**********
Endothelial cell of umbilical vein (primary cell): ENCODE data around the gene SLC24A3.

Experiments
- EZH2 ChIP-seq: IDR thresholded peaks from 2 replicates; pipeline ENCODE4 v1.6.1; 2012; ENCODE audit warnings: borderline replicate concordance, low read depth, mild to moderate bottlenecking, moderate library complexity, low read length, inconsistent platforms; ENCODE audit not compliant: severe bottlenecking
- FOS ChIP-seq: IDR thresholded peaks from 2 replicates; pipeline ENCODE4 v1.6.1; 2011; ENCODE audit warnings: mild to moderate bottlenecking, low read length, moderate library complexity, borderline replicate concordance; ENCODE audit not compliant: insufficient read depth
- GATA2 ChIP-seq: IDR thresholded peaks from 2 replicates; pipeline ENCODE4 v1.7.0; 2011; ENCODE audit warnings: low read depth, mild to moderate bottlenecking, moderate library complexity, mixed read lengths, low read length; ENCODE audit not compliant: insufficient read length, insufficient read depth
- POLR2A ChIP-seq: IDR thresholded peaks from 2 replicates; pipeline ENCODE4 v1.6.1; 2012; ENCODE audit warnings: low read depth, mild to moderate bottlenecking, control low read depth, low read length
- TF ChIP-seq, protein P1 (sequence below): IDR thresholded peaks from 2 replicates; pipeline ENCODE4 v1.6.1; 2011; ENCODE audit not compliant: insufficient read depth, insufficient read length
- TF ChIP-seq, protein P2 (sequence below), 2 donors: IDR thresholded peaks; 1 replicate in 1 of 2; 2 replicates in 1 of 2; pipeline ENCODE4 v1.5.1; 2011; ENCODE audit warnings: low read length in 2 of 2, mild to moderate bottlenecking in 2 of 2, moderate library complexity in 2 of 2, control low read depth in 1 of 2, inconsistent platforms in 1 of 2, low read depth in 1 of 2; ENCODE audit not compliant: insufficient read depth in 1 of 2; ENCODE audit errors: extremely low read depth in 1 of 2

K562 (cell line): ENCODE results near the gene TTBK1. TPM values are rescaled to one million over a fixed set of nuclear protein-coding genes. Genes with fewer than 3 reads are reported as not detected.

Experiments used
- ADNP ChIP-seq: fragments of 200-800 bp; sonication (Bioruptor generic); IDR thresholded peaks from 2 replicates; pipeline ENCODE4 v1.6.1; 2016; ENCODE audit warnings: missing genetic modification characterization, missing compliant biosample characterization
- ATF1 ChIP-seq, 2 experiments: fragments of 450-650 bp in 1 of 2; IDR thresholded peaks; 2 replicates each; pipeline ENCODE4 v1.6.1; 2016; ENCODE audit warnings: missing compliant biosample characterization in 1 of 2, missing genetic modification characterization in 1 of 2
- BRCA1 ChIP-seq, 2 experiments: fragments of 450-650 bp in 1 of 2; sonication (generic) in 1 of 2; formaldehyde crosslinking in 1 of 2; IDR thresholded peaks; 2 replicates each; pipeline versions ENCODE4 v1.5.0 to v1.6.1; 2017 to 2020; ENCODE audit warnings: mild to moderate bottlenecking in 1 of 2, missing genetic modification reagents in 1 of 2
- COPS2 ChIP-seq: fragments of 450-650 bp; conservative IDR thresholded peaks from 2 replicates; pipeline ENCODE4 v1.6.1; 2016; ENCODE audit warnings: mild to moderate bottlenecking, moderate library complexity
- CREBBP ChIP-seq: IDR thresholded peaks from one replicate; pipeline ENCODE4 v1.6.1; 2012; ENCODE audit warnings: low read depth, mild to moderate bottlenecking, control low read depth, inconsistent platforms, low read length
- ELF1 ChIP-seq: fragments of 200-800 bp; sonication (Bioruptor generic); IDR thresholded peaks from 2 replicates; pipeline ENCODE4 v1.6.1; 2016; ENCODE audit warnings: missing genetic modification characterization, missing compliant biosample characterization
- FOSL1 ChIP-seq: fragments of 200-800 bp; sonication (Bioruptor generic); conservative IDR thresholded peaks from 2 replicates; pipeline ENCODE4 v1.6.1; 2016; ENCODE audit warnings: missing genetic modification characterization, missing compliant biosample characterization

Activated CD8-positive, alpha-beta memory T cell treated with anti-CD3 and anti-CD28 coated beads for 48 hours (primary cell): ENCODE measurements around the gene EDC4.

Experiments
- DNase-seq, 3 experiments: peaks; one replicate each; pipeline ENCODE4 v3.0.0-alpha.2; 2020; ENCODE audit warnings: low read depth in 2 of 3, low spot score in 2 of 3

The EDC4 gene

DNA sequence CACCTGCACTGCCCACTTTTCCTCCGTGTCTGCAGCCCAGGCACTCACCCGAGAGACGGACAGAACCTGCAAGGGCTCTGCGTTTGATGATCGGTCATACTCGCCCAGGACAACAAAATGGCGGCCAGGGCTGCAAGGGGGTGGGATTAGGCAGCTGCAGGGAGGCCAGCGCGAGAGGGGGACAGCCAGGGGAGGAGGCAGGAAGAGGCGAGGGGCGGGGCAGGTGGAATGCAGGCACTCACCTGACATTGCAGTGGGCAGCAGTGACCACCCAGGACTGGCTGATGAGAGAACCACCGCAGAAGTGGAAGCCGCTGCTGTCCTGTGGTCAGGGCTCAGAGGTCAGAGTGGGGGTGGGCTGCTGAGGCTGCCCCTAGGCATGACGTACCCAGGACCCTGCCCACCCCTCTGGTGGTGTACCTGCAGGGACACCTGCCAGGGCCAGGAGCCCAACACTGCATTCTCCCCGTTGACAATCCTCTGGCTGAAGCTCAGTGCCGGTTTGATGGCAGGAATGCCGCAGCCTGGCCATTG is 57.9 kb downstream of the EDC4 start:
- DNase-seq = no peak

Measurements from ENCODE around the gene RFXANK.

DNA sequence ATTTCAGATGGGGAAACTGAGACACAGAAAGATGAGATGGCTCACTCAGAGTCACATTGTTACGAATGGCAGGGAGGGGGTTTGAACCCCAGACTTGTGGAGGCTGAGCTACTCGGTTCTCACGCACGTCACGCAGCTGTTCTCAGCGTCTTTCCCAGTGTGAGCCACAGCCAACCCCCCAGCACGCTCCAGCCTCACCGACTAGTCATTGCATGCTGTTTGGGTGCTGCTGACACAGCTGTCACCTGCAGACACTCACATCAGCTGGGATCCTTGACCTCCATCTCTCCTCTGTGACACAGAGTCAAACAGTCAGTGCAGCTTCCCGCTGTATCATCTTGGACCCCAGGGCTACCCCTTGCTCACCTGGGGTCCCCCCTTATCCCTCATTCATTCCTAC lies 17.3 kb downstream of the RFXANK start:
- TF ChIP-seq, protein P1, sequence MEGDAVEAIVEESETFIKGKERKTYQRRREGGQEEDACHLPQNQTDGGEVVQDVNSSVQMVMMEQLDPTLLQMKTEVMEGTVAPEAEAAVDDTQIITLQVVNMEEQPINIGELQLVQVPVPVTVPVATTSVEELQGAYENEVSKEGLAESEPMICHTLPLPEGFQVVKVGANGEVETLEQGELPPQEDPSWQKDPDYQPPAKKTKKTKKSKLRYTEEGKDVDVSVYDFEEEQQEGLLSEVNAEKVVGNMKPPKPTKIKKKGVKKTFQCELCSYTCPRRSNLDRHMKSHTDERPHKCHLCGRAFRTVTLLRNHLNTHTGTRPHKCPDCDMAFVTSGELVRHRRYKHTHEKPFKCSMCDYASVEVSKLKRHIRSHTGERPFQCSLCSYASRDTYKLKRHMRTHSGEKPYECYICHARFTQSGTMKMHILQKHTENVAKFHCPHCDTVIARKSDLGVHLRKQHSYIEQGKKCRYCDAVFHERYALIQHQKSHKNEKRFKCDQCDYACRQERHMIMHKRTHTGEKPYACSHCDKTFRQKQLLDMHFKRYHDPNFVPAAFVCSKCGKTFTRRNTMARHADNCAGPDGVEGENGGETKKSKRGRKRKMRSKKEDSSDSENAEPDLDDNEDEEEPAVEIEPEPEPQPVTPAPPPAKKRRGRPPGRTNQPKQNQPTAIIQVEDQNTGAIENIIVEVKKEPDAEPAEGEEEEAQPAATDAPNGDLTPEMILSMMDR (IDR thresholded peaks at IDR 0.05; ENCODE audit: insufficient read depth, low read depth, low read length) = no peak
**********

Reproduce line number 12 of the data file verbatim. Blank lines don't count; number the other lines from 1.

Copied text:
- ATF1 ChIP-seq, 2 experiments: fragments of 450-650 bp in 1 of 2; IDR thresholded peaks; 2 replicates each; pipeline ENCODE4 v1.6.1; 2016; ENCODE audit warnings: missing compliant biosample characterization in 1 of 2, missing genetic modification characterization in 1 of 2